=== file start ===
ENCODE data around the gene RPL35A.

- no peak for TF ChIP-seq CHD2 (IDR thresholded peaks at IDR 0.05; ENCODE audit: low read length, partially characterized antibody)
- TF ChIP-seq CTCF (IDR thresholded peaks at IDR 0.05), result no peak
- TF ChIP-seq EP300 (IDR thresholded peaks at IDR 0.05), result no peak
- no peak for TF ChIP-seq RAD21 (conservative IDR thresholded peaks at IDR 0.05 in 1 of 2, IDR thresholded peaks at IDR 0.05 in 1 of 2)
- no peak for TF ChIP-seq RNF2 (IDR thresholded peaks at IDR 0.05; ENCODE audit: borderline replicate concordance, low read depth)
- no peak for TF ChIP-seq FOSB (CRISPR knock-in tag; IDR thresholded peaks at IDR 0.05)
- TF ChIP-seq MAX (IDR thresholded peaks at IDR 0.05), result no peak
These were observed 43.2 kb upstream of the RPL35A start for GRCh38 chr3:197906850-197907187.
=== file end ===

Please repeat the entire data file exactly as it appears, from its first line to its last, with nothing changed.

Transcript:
ENCODE data around the gene RPL35A.

- no peak for TF ChIP-seq CHD2 (IDR thresholded peaks at IDR 0.05; ENCODE audit: low read length, partially characterized antibody)
- TF ChIP-seq CTCF (IDR thresholded peaks at IDR 0.05), result no peak
- TF ChIP-seq EP300 (IDR thresholded peaks at IDR 0.05), result no peak
- no peak for TF ChIP-seq RAD21 (conservative IDR thresholded peaks at IDR 0.05 in 1 of 2, IDR thresholded peaks at IDR 0.05 in 1 of 2)
- no peak for TF ChIP-seq RNF2 (IDR thresholded peaks at IDR 0.05; ENCODE audit: borderline replicate concordance, low read depth)
- no peak for TF ChIP-seq FOSB (CRISPR knock-in tag; IDR thresholded peaks at IDR 0.05)
- TF ChIP-seq MAX (IDR thresholded peaks at IDR 0.05), result no peak
These were observed 43.2 kb upstream of the RPL35A start for GRCh38 chr3:197906850-197907187.